If you are looking for the Disadvantages Of Growing Cotton, then look no further than this article. It includes disadvantages of organic cotton. Perhaps you are interested in pros and cons of growing cotton, then reading this article may help you.
Cotton is the most widely used natural fabric for apparel manufacturing across the world. Being a natural fiber, cotton is a renewable resource and is biodegradable.
Natural fibers, as opposed to synthetic like polyester, tend to be more expensive and isn’t the best option when trying to keep costs down for promotional items.
The greatest advantages of cotton is it’s breathability. In hot weather, it’s a great option for keeping your body cool. Even though it may hold moisture longer than polyester, in hot weather, this actually becomes a way to keep your body cool.
When choosing this fabric for your next order, keep in mind the end use of the apparel.
pros and cons of growing cotton
Disadvantages Of Growing Cotton
It’s important to us that garment decorators know the advantages and disadvantages of cotton and polyester fabrics, and of course the cotton/polyester blended fabrics.
There are pros and cons to both types. Knowing those facts will help you narrow down which fabric type is best for your clients.
Are you decorating for athletes who need a breathable, flexible fabric? Or are you decorating for electricians or welders who need a fabric that will not melt to their skin if it comes in contact with sparks? You will find that cotton is the best option for these professions.
As we mentioned, cotton can hold it’s fair share of moisture, which can be a problem for heat-applied transfers. The reason is because moisture is released as steam as the heat press raises it to a high temperature.
Not removing enough of the moisture will cause the adhesive to not attach to the fabric fibers properly. Your solution is to pre-press your fabric a little longer than normal to ensure all moisture is removed from the fabric before applying your transfer.
Advantages of Cotton
- Natural fibers free of chemicals
- Breathable – Great option for hot weather
- Hypoallergenic and does not irritate skin
- Burns as opposed to melts like polyester
Our best-selling transfer type for cotton is Goof Proof.
Disadvantages of Cotton
- Natural fibers wear down faster
- Holds moisture longer (can be an advantage in hot weather)
- Prone to shrinking
Polyester, being a synthetic fiber, is a less expensive option and has many benefits that cotton does not. It has strong fibers that do not wear down as quickly, while being flexible and resistant to wrinkles and shrinking. Unlike cotton, polyester dries quickly which makes it perfect for colder weather and sports where you don’t want moist fabric against your skin.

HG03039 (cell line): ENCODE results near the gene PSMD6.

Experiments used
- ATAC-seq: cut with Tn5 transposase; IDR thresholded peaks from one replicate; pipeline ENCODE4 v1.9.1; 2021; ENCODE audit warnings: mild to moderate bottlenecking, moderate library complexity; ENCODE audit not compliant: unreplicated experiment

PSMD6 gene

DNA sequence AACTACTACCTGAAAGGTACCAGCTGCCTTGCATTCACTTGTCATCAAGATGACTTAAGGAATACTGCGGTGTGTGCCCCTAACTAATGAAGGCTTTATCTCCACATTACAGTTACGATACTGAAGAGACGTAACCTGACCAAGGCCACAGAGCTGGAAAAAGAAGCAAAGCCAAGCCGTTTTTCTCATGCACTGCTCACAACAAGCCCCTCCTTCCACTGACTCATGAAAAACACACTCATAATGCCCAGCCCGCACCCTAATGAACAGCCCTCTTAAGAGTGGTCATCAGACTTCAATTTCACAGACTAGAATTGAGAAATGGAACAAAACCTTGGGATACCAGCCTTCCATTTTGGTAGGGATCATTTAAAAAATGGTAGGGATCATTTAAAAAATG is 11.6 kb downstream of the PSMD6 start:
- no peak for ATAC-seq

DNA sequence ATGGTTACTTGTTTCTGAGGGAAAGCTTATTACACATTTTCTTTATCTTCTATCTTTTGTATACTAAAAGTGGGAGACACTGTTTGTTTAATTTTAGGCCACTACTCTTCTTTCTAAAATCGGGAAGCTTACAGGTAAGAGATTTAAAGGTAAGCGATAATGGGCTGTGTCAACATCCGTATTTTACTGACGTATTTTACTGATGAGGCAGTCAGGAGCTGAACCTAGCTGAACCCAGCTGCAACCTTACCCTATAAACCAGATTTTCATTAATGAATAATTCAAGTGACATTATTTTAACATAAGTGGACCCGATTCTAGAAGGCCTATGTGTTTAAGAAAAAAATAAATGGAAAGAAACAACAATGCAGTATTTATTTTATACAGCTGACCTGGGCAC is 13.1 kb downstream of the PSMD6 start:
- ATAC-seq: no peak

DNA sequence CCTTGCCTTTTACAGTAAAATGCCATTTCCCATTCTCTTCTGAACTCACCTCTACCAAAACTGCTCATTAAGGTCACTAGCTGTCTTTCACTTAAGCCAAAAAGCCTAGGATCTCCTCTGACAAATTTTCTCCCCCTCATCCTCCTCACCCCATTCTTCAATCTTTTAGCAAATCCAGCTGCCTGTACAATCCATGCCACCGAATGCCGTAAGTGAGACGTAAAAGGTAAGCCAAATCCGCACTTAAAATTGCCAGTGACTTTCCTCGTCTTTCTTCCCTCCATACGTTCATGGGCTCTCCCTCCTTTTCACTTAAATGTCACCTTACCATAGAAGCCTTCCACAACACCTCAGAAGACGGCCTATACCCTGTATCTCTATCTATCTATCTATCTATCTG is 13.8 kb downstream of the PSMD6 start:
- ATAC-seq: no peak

Polyester is very popular among athletes for it’s moisture-wicking properties, strong fibers, and light weight feel. For heat printers, taking precaution when decorating polyester is a must.
It is usually temperature sensitive, so low temperature heat transfers like Elasti Prints are needed to reduce or prevent scorching.
Polyester also has a tendency to cause dye migration between the fabric dye and the decoration.
Advantages of Polyester
- Dries quickly
- Resists wrinkles and shrinking
Disadvantages of Polyester
- Tends to stick to perspiring skin
- Not as breathable
- Temperature sensitive
- Subject to dye migration
So what is the answer? Cotton or poly?
Cotton/Polyester blends are the best of both worlds. Take the breathability and natural feel of cotton and mix it with the strong, flexible and more cost effective properties of polyester.
No wonder a 50/50 shirt is the most popular choice among garment decorators. A nice 50/50 cotton/poly shirt like Port & Company Core Blend Tee PC55 or Gildan DryBlend 50/50 t-shirt 8000 will offer you a great quality t-shirt with the benefits of both cotton and polyester fabrics.
What Is Textile Recycling?
Textile recycling is the process by which old clothing and other textiles are recovered for reuse or material recovery. It is the basis for the textile recycling industry. In the United States, this group is represented by SMART, the Association of Wiping Materials, Used Clothing and Fiber Industries. The necessary steps in the textile recycling process involve the donation, collection, sorting and processing of textiles, and then subsequent transportation to end users of used garments, rags or other recovered materials.& https://710178e6f37e473cca0c51d07c5df8a5.safeframe.googlesyndication.com/safeframe/1-0-38/html/container.htmlnbsp;https://710178e6f37e473cca0c51d07c5df8a5.safeframe.googlesyndication.com/safeframe/1-0-38/html/container.html